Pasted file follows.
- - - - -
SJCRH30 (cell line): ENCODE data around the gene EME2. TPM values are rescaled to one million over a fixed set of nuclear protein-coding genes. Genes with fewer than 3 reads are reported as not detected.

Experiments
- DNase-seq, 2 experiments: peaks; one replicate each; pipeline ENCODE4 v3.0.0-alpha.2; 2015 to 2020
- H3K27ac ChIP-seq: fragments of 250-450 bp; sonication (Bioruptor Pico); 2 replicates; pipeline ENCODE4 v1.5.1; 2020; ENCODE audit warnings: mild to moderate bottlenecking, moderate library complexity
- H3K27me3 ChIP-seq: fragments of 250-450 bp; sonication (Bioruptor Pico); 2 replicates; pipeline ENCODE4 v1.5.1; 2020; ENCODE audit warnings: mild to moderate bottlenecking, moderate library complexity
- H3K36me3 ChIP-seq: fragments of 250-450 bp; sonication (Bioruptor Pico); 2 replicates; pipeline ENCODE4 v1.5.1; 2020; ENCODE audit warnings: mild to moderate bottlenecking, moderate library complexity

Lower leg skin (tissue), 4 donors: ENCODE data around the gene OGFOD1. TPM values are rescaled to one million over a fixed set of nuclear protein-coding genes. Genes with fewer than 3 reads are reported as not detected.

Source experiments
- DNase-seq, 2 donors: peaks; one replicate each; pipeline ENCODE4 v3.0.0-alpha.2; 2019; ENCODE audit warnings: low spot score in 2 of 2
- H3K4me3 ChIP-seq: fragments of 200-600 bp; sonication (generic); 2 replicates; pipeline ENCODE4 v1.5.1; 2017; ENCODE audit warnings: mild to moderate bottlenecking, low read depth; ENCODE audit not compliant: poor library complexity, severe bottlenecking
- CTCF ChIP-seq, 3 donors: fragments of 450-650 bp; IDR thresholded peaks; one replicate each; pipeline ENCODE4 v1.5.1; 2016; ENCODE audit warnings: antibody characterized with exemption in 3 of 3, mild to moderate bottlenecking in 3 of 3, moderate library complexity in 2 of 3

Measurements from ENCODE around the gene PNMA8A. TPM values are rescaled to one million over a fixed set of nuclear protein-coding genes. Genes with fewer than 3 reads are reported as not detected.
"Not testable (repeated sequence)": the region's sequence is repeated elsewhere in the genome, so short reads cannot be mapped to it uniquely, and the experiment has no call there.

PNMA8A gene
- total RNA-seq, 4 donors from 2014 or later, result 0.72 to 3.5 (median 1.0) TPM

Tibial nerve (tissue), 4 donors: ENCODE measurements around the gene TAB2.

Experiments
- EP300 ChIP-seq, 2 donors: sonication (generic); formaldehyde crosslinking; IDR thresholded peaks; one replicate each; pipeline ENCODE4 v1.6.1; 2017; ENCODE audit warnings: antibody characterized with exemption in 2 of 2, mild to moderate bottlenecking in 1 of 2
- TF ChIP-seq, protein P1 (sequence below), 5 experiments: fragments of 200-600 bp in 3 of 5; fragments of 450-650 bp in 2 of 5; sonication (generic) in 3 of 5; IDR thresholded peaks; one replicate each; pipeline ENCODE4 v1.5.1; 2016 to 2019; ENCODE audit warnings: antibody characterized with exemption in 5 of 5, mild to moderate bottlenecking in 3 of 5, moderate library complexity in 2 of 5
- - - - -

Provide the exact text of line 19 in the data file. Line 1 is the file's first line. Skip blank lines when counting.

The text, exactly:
- TF ChIP-seq, protein P1 (sequence below), 5 experiments: fragments of 200-600 bp in 3 of 5; fragments of 450-650 bp in 2 of 5; sonication (generic) in 3 of 5; IDR thresholded peaks; one replicate each; pipeline ENCODE4 v1.5.1; 2016 to 2019; ENCODE audit warnings: antibody characterized with exemption in 5 of 5, mild to moderate bottlenecking in 3 of 5, moderate library complexity in 2 of 5